22nd October 2015, CEMPS – University of Exeter, Organiser: Ana Rodrigues

Morning session (in Harrison Building, room  HAR 171)
  • 11:30 – 12:30 Paulo Varandas (UFBA, Brasil)
  • 12:30 – 13:30 Thomas Jordan (Bristol, UK)
Afternoon session (in Laver Building, room Laver 212)
  • 15:30 – 16:30 Peter Ashwin (Exeter, UK)
  • 16:30 – 17:30 Yiwei Zhang (Exeter, UK)
Paulo Varandas – Topological methods for problems in ergodic theory

Many chaotic dynamical systems are ‘rich’ from the topological viewpoint. This richness can be expressed by the fact that pseudo-orbits are shadowed by true orbits for the dynamics (shadowing property) or that pieces of orbits are well approximated by a orbit (specification property). These properties are satisfied by uniformly hyperbolic dynamics and some weaker versions have been established for wide classes of non-uniformly hyperbolic dynamical systems. In this talk we shall recall some of these weaker notions of shadowing and specification and describe how these can be used as very usefull tools in some problems arising in ergodic theory.

Thomas Jordan – Minkowski’s question mark function

Minkowski’s question mark function is a homeomprphism from [0,1] to itself which maps quadratic irrationals into the rationals. We’ll show how to view this function as a conjugacy between dynamical systems and as an invariant measure for the Gauss map (x\to 1/x\mod 1). We’ll then outline how a combination of large deviations and methods from a paper of Kaufman can be used to show the Fourier-Stieltjes transform of this function decays polynomially and give a few consequences of this fact. (Joint work with Tuomas Sahlsten).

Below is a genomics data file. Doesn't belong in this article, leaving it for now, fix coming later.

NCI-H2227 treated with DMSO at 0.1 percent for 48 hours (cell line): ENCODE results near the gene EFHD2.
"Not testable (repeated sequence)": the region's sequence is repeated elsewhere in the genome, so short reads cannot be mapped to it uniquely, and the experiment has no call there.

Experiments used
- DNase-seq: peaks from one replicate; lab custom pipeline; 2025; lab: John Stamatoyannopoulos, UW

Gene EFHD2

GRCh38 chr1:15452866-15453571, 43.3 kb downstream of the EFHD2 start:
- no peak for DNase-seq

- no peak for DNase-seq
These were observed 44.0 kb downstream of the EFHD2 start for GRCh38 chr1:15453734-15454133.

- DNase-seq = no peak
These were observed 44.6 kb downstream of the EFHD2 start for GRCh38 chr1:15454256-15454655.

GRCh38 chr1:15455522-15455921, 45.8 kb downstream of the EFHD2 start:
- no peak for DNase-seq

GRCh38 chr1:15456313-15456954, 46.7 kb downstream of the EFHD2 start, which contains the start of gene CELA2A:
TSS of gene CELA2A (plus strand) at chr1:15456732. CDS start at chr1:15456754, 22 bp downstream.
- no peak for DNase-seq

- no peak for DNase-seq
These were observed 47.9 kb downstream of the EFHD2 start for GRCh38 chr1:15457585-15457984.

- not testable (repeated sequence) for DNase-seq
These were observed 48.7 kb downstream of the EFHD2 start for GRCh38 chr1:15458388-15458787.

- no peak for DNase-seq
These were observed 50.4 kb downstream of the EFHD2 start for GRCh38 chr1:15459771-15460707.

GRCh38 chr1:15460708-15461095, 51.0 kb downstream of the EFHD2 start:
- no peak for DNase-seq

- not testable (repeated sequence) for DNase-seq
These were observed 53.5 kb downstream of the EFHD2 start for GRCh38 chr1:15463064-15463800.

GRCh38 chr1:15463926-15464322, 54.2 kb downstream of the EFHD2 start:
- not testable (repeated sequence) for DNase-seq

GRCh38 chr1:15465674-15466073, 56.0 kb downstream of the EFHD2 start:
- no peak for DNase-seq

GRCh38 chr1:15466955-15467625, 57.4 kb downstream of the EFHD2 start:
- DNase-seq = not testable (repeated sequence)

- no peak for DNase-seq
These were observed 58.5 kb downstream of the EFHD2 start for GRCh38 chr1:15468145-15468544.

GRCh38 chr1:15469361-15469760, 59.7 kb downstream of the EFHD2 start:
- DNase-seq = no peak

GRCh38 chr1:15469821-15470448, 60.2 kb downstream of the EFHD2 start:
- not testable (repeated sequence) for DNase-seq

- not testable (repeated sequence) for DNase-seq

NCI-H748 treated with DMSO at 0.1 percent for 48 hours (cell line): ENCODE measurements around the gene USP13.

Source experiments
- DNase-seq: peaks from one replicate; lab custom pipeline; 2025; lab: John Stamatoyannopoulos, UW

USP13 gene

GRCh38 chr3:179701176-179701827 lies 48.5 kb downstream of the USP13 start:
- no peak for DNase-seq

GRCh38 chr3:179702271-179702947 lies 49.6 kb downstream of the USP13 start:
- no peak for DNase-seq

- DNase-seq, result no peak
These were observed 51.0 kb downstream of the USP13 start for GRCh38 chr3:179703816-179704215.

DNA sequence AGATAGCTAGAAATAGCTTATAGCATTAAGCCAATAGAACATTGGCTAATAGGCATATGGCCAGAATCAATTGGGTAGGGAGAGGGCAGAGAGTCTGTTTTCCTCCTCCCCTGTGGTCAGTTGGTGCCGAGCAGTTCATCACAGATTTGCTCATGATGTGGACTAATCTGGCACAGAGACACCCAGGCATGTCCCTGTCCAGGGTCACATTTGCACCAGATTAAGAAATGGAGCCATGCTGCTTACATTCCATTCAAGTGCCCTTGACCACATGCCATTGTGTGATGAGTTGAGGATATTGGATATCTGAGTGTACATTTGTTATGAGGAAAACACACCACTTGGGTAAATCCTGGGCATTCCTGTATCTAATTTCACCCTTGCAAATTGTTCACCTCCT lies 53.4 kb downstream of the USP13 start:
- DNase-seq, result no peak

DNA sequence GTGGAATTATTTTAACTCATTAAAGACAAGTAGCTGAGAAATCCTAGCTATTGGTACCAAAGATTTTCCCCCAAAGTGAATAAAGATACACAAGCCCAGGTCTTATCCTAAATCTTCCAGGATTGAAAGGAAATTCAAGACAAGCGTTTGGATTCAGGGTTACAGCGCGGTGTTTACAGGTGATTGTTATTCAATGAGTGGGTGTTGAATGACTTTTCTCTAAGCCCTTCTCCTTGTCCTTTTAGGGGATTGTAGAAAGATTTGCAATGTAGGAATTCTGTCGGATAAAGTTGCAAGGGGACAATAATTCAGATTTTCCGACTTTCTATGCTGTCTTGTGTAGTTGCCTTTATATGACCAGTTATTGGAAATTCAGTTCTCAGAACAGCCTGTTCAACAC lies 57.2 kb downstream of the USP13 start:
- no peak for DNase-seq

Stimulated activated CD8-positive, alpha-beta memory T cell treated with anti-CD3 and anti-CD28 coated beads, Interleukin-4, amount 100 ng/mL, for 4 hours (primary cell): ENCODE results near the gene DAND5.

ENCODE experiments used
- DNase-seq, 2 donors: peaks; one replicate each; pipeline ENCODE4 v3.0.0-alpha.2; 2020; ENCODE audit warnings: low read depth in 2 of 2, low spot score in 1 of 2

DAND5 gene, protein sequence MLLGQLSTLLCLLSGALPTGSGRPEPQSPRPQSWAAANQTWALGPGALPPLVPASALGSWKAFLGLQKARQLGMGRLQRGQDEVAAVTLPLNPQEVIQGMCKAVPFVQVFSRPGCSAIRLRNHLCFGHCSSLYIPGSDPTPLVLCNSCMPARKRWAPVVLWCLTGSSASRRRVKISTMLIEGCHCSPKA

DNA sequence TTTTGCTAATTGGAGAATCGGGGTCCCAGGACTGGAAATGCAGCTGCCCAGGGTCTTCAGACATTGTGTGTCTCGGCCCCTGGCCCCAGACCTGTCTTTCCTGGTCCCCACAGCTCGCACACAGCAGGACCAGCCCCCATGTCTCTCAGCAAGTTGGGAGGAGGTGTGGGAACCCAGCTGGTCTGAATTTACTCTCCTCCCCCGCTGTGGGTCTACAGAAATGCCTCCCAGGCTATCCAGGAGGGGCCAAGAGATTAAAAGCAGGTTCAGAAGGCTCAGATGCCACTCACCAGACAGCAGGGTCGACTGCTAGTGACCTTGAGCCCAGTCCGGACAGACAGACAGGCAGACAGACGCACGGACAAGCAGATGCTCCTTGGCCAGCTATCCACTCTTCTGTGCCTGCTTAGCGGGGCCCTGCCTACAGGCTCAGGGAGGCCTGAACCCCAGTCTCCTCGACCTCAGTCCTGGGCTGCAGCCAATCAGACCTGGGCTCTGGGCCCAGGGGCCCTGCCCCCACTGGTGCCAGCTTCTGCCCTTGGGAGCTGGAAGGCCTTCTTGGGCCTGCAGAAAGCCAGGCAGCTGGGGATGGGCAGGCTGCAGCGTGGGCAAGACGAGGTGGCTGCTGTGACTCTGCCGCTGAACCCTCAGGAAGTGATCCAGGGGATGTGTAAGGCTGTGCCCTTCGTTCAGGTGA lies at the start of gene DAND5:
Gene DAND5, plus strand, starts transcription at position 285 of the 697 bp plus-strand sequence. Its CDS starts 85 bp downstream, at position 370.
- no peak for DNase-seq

Peter Ashwin  – Piecewise isometric dynamics; some puzzles and problems

I will introduce and discuss some aspects of the dynamics of piecewise isometries (PWIs). These are iterated maps that are geometrically very simple (just isometries) on a number of “atoms” – convex regions that form a partition of phase space. They can be seen generalizations of interval exchange transformations to higher dimensions. PWis may arise in a number of applications but are hard to understand using standard dynamical tools based around hyperbolicity. I will outline a few results and some unsolved problems related to the dynamics, geometry and measure of the various invariant subsets that arise for PWIs in two dimensions.

Yiwei Zhang – A glimpse of thermodynamics formalism for interval maps

I will take a short survey on the basic setting of thermodynamics formalism for interval maps. In particular, I will introduce the standard transfer operator method in the uniformly hyperbolic maps setting, and explain how the spectral structure of this operator links with the existence/uniqueness of equilibrium state and its exponential decay of correlation. I will also explain how to extend this method for the non-uniformly hyperbolic interval maps.